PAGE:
Making homes sustainable: knowledge breakthroughs and new opportunities thanks to AI
Not much progress is being made in the Netherlands when it comes to making homes sustainable. Many building owners are still trying to find how best to achieve this. At the same time, providers of sustainability solutions are having trouble scaling up. This impasse has not gone unnoticed by TNO, so they are using artificial intelligence to work out on a case-by-case basis which solutions are best suited to which homes.
“You can discuss it till you’re blue in the face, but assuming that one-third of all CO₂ emissions originate one way or another from built-up areas, then it quickly becomes clear that there’s a long way to go,” stresses Rogier Donkervoort.
Together with his TNO colleague Stan Klerks, he is working on a system-based solution that is intended to make easier the process of making homes in the Netherlands sustainable. “It’s important that sustainability solutions can be applied on a large scale,” Rogier continues. “It could help the Netherlands reach its CO₂ targets in the government climate agreement ('Klimaatakkoord’).”
Different approach to making homes sustainable
“Obviously, we’re not the only ones looking at how we could accelerate the process of making homes sustainable,” says Stan. “But what makes us stand out is the difference in our approach. The government and the private sector attempt mostly to create descriptive clusters. They make sub-divisions according to type of dwelling and year of construction, and then sub-divide them even more. A logical method in itself, and one that Rogier and I can only commend, but even in these carefully composed clusters, there are still many varying factors at play. When making a specific home sustainable, it’s therefore often necessary to use tailor-made specifications.”
“Thanks to a special algorithm, we can now suddenly see interconnections that we could never have thought of ourselves”
Searching for specialists
This is a complex subject that involves so many different factors that it is impossible for anyone to have a clear overview. This obviously lends itself to a solution based on artificial intelligence. At the start of 2019, Stan and Rogier therefore launched a search for specialists with experience in this field.
Fortunately, TNO has its own in-house expertise in this area as well. The team was expanded to include Pim van den Helm, a colleague who knows exactly how to collect datasets, and Neha Sree Thuraka, who works at TNO as an AI specialist.
Interesting new insights
“Based on existing data, we can use artificial intelligence to help us better assess whether a particular solution is suitable for use in specific homes,” explains Stan. “We now use AI to recognise patterns. This involves working with datasets with 80 characteristics, in total. They go way beyond the year of construction, surface area, energy label, and estimated energy consumption.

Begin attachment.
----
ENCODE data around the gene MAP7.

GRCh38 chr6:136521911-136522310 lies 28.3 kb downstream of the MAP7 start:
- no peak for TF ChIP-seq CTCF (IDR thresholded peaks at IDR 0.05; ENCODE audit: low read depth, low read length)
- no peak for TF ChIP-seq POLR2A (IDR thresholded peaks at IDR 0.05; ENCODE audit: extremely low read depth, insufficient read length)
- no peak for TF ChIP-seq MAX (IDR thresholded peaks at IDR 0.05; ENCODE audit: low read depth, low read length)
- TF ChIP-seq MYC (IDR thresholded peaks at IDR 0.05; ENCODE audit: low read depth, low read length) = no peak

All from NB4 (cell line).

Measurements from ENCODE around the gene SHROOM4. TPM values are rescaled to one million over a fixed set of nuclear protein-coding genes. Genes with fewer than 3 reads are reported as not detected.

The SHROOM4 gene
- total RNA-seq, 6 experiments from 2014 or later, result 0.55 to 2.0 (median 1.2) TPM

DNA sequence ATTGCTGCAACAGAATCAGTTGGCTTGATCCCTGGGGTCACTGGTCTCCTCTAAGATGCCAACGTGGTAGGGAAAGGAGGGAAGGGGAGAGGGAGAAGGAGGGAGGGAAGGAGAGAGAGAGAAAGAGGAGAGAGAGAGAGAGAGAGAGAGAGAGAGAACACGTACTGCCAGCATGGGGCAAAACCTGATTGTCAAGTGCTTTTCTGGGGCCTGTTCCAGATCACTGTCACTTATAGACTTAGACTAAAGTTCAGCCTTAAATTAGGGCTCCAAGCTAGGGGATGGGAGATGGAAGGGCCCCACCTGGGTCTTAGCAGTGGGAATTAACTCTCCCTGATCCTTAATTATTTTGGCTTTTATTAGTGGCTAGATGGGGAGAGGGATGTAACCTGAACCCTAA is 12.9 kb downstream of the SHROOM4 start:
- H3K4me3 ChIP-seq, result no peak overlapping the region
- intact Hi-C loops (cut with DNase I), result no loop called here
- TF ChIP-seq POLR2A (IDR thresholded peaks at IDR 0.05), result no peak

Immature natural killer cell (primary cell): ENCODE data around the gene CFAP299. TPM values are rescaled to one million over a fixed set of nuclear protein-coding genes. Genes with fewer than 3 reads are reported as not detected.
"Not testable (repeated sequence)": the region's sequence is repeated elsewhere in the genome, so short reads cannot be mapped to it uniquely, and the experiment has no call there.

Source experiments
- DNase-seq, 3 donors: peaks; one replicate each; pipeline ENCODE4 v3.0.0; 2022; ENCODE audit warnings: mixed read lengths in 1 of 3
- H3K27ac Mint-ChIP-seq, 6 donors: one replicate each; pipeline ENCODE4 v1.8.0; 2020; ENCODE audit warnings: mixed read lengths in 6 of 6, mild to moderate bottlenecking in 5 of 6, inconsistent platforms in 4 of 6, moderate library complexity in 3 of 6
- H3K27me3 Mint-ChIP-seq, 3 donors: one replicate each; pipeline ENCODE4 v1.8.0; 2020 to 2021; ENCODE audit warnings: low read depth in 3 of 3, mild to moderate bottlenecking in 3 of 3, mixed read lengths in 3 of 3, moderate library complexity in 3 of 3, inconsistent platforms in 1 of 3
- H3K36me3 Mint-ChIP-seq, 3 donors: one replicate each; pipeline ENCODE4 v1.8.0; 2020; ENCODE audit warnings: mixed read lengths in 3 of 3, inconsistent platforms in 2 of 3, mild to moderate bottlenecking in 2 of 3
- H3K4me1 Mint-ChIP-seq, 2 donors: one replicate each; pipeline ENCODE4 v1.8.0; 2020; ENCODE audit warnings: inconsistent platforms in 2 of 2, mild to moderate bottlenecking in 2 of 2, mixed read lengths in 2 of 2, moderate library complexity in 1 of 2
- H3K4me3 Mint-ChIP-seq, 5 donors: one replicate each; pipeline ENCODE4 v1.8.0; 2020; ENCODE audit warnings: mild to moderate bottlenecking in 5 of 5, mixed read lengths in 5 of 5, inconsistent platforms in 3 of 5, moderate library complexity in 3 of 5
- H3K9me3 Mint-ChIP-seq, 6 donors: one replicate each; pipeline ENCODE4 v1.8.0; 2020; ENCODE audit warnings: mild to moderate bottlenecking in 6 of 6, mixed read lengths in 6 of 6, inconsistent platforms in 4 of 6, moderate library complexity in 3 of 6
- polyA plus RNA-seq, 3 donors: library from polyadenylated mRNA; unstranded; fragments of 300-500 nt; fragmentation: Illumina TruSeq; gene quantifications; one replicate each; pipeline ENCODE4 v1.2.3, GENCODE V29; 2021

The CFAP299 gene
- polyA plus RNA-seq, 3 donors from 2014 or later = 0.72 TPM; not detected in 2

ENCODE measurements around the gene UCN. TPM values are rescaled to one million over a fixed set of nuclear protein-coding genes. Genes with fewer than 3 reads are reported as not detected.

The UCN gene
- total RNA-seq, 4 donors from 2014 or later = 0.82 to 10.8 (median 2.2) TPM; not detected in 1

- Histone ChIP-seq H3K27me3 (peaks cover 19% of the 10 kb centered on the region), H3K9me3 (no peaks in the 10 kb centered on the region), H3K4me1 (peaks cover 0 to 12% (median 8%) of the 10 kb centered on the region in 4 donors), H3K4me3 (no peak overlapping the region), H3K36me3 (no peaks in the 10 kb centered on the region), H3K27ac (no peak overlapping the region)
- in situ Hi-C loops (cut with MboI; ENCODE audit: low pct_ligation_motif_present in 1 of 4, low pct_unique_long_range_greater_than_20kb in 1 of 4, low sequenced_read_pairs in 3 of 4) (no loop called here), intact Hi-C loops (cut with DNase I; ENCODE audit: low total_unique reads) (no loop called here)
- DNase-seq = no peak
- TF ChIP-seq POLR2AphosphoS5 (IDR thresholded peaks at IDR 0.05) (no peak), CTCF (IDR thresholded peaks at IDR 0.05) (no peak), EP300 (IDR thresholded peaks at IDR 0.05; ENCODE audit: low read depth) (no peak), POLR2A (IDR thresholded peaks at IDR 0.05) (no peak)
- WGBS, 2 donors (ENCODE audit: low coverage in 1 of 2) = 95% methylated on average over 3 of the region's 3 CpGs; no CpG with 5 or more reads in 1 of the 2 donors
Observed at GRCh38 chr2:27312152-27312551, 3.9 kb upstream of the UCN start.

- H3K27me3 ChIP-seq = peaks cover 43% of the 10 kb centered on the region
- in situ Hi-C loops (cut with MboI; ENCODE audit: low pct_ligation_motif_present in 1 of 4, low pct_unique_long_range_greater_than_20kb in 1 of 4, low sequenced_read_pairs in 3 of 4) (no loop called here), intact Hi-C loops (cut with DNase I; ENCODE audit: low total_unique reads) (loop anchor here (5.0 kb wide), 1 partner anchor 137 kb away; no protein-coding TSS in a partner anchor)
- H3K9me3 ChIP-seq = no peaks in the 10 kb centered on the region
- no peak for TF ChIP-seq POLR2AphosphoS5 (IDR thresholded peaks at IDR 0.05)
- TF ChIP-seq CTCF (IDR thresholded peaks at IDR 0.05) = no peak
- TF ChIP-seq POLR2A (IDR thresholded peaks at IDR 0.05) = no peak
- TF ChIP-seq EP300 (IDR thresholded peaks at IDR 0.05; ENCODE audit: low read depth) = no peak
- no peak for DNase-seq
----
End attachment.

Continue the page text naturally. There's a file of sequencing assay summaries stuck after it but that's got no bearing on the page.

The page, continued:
For example, we also include the size of the family in each home and the various dimensions of the property. Thanks to a special algorithm, we can now suddenly see interconnections that we could never have thought of ourselves. The fact that the size of a home could play a role in determining the choice of a certain renovation solution, for example – even if, technically speaking, it makes no difference whether it concerns a small or large-sized dwelling. Very useful to know, though, because we can take it into consideration in the future. As can our system, because it’s a learning algorithm.”
Better and more accurate
“We’ve been working on this for around two years and are still in the test phase. But because we’re constantly enhancing it, it will get better and better and increasingly accurate,” expects Rogier. “Given that making homes sustainable is a major topic nowadays, we’re regularly asked whether our system could not be used in a more targeted manner. However, it’s still too early to take a specific home as a starting point and to look for a suitable renovation concept to go with it. So, we’re firstly focusing on the solutions. And it’s only when our system is able to make reliable predictions in that area that it will be time to turn things around and make the housing stock the starting point.”
“Using artificial data, we’re better able to assess whether a particular solution is suitable for use in specific homes”
“Indeed, a dose of expectation management would be useful,” agrees Stan. “But it’s very promising to see what we can do with the system, even in the test phase. Based on data that is entered, the algorithm identifies aspects that provide fresh insights. That is truly wonderful.”
Rogier also believes the system adds a special dimension. “Because the algorithm enables us to estimate how many homes a specific solution is suitable for, the providers of the solution can plan their investments and production lines accordingly. I imagine such information would also be of interest to their financiers as well. In addition, suppliers can attract business in a more targeted manner, while homeowners too know where they stand. All of this could help speed up the process of making homes sustainable. That, at least, is what we’re expecting.”
Data that enhances the system
“We’ve not yet reached the stage where you can take out a subscription on our system,” clarifies Stan. “But we do hope that parties who are working on similar systems will give us a call. It would help us a lot. That’s because their data could enhance our system while they, in turn, would benefit from the knowledge that that produces.”
Want to know more?
If you would like to know more about the algorithm that will make homes more sustainable, or if you are working on a similar project, please get in touch with Rogier Donkervoort.